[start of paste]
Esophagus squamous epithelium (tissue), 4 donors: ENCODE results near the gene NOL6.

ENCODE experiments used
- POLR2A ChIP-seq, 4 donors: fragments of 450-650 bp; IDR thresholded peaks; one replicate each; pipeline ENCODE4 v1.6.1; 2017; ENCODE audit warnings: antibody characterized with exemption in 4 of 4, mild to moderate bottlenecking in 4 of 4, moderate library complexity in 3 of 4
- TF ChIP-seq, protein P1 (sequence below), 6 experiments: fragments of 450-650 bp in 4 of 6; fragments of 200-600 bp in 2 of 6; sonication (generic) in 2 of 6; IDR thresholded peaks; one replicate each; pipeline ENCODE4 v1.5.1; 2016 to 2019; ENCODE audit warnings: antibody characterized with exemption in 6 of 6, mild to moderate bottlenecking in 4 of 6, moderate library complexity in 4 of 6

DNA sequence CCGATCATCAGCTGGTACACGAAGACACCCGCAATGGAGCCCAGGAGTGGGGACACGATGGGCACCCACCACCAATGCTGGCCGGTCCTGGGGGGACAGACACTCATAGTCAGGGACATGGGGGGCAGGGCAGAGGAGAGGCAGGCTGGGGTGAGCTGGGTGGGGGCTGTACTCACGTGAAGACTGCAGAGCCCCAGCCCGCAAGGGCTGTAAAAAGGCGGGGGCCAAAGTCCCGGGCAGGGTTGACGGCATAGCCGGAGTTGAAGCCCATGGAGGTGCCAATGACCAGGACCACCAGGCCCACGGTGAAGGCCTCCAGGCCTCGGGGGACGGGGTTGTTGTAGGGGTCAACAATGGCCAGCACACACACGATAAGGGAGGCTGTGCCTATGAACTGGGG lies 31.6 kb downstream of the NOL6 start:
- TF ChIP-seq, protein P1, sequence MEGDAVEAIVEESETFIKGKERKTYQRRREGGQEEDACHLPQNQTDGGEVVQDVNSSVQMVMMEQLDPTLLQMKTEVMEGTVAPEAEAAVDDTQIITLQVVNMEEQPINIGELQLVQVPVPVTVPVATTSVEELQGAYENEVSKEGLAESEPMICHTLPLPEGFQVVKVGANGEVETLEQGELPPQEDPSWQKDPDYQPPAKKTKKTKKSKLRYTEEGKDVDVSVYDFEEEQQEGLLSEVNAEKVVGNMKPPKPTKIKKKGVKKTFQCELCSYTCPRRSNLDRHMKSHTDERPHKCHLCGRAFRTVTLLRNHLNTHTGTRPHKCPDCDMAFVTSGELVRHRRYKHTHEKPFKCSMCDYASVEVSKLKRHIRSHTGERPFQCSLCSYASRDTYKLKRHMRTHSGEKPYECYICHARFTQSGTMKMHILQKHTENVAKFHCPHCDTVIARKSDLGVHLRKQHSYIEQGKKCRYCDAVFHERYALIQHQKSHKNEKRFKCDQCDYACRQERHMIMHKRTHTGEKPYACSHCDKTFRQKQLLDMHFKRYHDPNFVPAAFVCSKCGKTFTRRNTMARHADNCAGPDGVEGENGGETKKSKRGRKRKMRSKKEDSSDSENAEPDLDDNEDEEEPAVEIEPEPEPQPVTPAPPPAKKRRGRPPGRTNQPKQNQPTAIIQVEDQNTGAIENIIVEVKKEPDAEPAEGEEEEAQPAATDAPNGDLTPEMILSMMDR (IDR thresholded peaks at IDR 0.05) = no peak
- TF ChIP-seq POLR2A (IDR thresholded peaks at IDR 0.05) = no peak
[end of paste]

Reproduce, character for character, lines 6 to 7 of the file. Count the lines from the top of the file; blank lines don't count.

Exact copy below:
- TF ChIP-seq, protein P1, sequence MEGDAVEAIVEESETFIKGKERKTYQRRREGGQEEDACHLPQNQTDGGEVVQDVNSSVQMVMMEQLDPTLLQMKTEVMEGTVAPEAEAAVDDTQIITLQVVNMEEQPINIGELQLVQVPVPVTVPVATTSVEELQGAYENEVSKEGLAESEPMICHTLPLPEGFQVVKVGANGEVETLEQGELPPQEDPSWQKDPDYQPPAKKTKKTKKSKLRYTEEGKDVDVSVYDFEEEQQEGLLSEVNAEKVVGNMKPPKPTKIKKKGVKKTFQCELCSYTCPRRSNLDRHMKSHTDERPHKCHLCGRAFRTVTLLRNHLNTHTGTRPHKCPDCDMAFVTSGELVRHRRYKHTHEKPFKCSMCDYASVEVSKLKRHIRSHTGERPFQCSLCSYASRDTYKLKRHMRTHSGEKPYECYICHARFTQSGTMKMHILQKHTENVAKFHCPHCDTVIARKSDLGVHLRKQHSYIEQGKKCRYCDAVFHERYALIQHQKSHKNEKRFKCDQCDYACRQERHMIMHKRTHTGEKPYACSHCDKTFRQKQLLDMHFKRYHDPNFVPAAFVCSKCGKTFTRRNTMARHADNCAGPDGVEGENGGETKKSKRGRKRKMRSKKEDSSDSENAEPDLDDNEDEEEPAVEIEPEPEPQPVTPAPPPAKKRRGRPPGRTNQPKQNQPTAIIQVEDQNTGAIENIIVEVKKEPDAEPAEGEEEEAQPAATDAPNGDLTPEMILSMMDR (IDR thresholded peaks at IDR 0.05) = no peak
- TF ChIP-seq POLR2A (IDR thresholded peaks at IDR 0.05) = no peak